Wednesday, March 28, 2007

Comfort and Other Hazards of Fleece

Water sampling, believe it or not, can be a very dry subject. So no matter how flashy the Powerpoint or freezing the room or engaging the presenter, I suppose it was bound to happen.

As the monotone rep from Energy Labs droned on about preservatives like sodium thiosulfate and hydrochloric acid, I was descending into cryogenic sleep, eyes fixed on the glowing EXIT sign over the heads of some 50 men on pink hotel chairs. Then I began to hear a noise, an occasional low growl that quickly evolved into steadily intermittent, dull nasal snore. As it grew louder, I heard a high-pitched male giggle and assumed someone was trying to illustrate a point, one that really needed no public demonstration. We were all going slowly mad.

The snoring continued long after even the most juvenile joker would have been amused, so I snuck a glance across the aisle- and had to look again. Alone in the adjacent row was a heavy woman in a pastel pink fleece hoodie, her hands folded neatly on her stomach, the wild corkscrews of her long, graying blonde hair obscuring her face as her head drooped heavily forward over her chest. The three men in the row behind her were beside themselves, desperately gripping their chairs as they struggled not to guffaw, their eyes bulging and their knuckles white. The man directly behind me muttered, "Good Lord."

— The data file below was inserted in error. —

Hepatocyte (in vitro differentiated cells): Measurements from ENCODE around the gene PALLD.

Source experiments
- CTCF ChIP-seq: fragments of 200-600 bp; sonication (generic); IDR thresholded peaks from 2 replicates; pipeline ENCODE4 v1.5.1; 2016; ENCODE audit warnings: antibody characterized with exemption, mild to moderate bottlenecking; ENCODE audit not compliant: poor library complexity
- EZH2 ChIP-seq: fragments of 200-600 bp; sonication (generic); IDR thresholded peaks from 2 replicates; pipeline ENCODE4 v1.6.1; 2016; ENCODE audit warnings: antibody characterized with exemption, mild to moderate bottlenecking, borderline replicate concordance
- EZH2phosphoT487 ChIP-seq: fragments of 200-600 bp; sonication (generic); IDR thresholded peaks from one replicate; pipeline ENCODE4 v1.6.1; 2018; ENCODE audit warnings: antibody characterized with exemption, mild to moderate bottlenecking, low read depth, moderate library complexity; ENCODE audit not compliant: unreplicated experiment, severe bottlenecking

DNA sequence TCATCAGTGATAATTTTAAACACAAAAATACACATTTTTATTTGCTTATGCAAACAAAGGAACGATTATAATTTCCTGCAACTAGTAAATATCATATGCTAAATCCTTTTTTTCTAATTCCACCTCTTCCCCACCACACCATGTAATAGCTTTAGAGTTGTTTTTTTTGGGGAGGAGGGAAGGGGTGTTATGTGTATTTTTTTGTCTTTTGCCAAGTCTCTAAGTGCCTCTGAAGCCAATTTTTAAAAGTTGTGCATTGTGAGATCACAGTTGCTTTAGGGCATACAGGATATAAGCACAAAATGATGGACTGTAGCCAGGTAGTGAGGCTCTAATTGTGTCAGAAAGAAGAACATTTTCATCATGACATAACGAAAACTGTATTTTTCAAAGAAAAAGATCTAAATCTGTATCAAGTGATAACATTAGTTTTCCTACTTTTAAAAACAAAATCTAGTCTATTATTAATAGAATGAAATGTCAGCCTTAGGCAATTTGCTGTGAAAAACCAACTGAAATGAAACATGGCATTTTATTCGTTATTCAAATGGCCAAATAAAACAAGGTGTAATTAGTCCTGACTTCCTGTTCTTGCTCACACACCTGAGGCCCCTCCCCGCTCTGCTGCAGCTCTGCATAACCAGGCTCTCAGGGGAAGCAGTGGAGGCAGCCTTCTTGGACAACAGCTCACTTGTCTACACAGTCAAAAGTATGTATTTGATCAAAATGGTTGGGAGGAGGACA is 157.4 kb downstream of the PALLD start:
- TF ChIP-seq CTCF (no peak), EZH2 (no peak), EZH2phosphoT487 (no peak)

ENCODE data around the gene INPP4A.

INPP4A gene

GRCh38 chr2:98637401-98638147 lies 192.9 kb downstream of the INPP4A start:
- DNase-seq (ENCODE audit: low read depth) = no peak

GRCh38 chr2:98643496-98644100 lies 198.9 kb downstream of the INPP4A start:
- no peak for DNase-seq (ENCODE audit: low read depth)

She dozed on for fifteen minutes, and as the rep rounded the corner into sample longevity she took one deep, silent breath and lifter her head, eyes open. She observed the final half hour of the session as if she'd heard every word.

Later over steaks at Poorboy's I described the scene for Bud, who chuckled, nodding. "Every year I come here it seems like I have at least one class with her, and she does it every time."

I don't care how funny the men thought it was. I was secretly jealous.

Sunday, March 25, 2007

Business Trip

The sun was just beginning to take a rosy interest in the day as I descended the bare U.V. steps Saturday. I've glimpsed the herd of muledeer earlier than ever, grazing in a hollow behind the plant, and the damned marmots- the low, slinky, orange-bellied rodents Jeff calls rock chucks- are coming out of hibernation already. They tunnel under concrete and cause structures to collapse, and they view the U.V. steps as their personal toilet. Last year we tried to gas them. This year we're shooting.